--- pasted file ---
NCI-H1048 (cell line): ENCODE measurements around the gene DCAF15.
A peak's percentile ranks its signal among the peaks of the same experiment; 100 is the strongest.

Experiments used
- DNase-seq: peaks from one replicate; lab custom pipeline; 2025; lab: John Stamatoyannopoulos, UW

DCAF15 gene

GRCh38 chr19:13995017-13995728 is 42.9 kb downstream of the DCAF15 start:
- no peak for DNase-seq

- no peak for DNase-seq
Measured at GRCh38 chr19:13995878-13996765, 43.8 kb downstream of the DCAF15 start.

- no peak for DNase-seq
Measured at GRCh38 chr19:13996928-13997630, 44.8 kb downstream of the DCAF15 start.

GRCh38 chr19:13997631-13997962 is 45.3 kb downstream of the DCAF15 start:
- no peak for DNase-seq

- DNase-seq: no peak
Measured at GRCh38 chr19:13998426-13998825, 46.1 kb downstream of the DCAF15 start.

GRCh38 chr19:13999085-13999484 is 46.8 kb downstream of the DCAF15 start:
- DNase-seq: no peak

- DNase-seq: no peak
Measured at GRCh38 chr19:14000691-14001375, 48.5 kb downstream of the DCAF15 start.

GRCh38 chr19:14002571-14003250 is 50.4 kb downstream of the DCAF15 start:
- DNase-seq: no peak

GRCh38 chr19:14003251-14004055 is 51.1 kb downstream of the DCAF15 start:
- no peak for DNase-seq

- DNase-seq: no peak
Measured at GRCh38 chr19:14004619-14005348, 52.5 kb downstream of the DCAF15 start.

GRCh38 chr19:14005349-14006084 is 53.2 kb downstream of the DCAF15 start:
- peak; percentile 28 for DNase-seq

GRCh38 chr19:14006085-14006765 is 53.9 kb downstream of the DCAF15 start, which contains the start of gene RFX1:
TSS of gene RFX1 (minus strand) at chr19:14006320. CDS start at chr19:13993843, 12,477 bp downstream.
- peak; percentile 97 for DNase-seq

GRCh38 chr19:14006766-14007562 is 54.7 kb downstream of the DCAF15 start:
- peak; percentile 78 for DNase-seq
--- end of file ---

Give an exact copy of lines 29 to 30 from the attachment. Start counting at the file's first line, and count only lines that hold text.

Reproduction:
TSS of gene RFX1 (minus strand) at chr19:14006320. CDS start at chr19:13993843, 12,477 bp downstream.
- peak; percentile 97 for DNase-seq